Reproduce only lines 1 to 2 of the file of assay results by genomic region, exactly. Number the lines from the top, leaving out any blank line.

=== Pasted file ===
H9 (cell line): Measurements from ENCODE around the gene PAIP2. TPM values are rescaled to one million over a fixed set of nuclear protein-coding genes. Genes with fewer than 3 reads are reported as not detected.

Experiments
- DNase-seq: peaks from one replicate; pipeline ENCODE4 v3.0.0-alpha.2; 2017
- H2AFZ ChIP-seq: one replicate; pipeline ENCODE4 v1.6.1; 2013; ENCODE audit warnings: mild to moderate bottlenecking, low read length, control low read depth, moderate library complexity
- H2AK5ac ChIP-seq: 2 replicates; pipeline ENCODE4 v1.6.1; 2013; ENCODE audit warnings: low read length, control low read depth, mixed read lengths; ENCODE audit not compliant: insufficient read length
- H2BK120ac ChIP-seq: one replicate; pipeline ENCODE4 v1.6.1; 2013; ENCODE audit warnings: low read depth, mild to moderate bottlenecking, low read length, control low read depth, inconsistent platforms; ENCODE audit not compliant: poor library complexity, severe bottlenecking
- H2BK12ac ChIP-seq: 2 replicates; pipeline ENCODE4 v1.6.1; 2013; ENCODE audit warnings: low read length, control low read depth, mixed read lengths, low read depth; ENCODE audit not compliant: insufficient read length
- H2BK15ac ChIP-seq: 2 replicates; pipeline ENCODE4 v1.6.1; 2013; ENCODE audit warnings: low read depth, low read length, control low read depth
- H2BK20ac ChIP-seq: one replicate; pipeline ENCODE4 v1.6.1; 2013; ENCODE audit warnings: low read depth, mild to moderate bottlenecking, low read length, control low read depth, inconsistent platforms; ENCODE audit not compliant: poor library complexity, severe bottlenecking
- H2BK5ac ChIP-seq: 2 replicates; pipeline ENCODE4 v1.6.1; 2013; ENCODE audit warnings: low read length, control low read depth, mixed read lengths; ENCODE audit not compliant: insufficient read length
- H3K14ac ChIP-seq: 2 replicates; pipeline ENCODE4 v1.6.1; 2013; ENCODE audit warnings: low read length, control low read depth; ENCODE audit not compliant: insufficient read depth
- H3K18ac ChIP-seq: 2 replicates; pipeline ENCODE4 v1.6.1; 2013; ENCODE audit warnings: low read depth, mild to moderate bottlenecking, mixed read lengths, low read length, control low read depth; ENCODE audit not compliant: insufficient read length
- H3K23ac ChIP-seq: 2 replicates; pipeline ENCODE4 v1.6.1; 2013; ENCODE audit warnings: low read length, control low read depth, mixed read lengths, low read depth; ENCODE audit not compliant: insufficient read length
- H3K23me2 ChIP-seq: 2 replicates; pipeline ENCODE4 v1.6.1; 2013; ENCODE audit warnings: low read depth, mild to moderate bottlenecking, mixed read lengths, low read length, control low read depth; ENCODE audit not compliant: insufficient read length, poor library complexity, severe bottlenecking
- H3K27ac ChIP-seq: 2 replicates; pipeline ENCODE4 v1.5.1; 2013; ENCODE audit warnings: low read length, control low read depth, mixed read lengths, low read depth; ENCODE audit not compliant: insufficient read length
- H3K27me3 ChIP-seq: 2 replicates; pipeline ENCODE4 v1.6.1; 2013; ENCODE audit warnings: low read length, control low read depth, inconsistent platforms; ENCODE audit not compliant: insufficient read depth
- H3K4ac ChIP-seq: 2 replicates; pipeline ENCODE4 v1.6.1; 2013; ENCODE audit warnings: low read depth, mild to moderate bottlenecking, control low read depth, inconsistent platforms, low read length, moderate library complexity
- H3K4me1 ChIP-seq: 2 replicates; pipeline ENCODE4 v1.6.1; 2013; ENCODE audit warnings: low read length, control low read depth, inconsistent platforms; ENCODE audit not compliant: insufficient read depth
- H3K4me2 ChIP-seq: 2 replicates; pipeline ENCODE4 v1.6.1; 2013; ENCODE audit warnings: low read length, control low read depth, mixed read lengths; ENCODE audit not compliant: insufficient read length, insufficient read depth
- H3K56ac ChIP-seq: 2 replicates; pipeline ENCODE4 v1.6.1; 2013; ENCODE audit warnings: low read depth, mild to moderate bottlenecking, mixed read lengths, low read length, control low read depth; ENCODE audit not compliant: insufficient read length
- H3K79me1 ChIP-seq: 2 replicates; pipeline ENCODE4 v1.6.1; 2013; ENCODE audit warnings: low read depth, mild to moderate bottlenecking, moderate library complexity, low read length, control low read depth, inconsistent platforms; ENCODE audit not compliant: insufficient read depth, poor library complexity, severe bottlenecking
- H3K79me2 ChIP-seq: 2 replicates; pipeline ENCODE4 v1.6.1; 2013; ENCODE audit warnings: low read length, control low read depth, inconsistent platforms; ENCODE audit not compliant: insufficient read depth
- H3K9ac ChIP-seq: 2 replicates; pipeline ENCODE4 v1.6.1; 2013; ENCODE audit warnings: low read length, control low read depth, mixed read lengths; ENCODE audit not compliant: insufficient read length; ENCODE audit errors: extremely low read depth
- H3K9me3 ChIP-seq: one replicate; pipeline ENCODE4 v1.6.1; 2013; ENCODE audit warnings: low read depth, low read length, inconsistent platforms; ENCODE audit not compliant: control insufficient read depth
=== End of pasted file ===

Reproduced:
H9 (cell line): Measurements from ENCODE around the gene PAIP2. TPM values are rescaled to one million over a fixed set of nuclear protein-coding genes. Genes with fewer than 3 reads are reported as not detected.

Experiments